Chelsea fan’s anti-racism campaign attracts thousands in bid to show the world the Blues’ true colours

A Chelsea fan’s anti-racism campaign has sparked worldwide support from Blues fans.

Ben Price started Chelsea Fans Against Racism after seeing the video of a black man, Souleymane S, not being allowed to board a Paris Metro train while supporters sang a racist song.

The 37-year-old Londoner’s Facebook group has attracted almost 3,000 fans from Africa to America, with the frontman of electro dance group The Shamen, Mr C, also a prominent supporter.

T-shirts bearing the group’s slogan “We Only See Blue” were displayed at Wednesday’s Champions League game with Paris St Germain and Mr Price distributed posters reading, ‘No to racism at the Bridge, that’s the way we like it’, in French and English.

Supporters also held aloft a club-sponsored giant banner proclaiming, ‘We Are All Blue’, while another banner organised by Chelsea Fans Against Racism will now hang permanently from the Matthew Harding Stand.

Mr Price told South West Londoner: “I saw those images off the Paris Metro and I was disgusted and sickened.

“It reminded me of the civil rights movement in America or apartheid in South Africa. Being brought up in multi-cultural London, I didn’t think this kind of thing existed anymore.

“What happened that night drew a line in the sand for a lot of Chelsea fans.

“We wanted to let Souleymane S, FIFA, the FA and the rest of the world know this is not representative of Chelsea, that this contingent of people are not welcome at our ground.”

Ben Price

Mr Price hopes to grow his campaign by involving fans from other Premier League clubs.

The Norwich-based gardener has been going to Chelsea games since 1990 and stresses that attitudes at Stamford Bridge have improved greatly since those days.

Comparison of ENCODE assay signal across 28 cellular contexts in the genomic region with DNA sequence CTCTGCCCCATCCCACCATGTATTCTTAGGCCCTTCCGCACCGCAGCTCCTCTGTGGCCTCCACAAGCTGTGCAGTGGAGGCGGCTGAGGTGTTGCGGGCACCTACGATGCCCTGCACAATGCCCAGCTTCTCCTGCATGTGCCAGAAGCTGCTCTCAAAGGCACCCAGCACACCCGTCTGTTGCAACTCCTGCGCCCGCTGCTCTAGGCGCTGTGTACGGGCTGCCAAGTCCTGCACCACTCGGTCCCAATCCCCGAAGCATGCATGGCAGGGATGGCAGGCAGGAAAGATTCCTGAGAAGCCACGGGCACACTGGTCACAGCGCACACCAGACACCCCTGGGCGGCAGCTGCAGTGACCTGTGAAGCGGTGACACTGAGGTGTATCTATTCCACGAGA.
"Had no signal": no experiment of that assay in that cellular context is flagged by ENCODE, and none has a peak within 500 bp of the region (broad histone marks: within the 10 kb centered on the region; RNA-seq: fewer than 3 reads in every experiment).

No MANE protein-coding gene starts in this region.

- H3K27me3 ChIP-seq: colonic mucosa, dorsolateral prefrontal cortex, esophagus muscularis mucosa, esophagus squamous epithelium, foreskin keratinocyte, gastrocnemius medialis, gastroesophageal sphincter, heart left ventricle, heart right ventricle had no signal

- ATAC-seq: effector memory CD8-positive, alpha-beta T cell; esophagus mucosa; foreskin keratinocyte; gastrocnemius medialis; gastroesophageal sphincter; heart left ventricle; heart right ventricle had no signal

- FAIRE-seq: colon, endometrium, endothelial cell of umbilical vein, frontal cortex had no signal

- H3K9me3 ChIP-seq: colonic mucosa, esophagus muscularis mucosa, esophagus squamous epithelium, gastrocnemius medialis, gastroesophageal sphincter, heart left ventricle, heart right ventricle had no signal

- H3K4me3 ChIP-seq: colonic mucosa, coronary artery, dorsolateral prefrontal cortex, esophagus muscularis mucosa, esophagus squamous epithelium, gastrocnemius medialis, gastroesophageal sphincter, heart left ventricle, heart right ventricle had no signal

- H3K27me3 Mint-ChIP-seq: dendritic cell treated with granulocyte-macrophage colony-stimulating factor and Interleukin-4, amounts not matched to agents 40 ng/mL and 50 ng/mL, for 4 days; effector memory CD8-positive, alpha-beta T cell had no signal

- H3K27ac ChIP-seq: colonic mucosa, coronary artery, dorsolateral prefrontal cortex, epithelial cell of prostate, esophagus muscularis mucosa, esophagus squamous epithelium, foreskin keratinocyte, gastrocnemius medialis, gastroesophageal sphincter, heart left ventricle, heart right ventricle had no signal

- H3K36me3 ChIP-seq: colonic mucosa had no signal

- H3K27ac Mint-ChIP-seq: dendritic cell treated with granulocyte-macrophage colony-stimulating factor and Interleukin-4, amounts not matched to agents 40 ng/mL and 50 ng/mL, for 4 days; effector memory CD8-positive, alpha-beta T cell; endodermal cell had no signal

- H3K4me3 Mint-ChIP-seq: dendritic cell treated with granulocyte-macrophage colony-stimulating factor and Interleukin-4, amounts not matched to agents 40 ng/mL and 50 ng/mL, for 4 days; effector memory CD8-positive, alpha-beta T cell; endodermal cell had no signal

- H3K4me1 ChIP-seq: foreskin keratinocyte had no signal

He said: “There was still National Front hanging around outside trying to sell their horrible pamphlets.

“I’ve gone from there to a world where you’ve got children, wives and mothers from so many ethnic backgrounds and I don’t see anyone with fear or feeling uncomfortable about expressing themselves at the games.

“There is a hunger from many fans of our generation who want to make a stand about this. This is about Chelsea fans being proactive and showing the true nature of Chelsea fans.”I hope this initiative shows the world what Chelsea are.”

Other Chelsea supporters’ groups have also backed Blues fans after a slew of recent negative publicity.

Last week, a YouGov poll said 43% of Londoner surveyed after the Paris incident had a negative impression of Chelsea supporters.

Tim Rolls, chairman of the Chelsea Supporters Trust, told South West Londoner: “I’ve been going to Chelsea for over 40 years. I haven’t personally seen an incident like what happened in Paris for over 30 years.

“That’s an awfully long time. You don’t hear racist chanting. I also live near Twickenham Rugby ground and I wouldn’t say that the behaviour of the vast majority of Chelsea football supporters was any worse than rugby supporters.”

David Johnstone, spokesman for the cfcuk fanzine, backed the view that such offenders constitute a dwindling number of football fans.

“It’s a tiny minority of all people who attend all football matches who are offensive, who are racist. The overwhelming majority are law-abiding people,” he told South West Londoner.

“It’s a lingering image problem that is totally alien to what’s going on at Stamford Bridge now. The days of the National Front selling their newspaper outside Stamford Bridge are long gone.”

Feature image courtesy of Ben Sutherland, and inset image of Ben Price courtesy of Mandy Irons, with thanks

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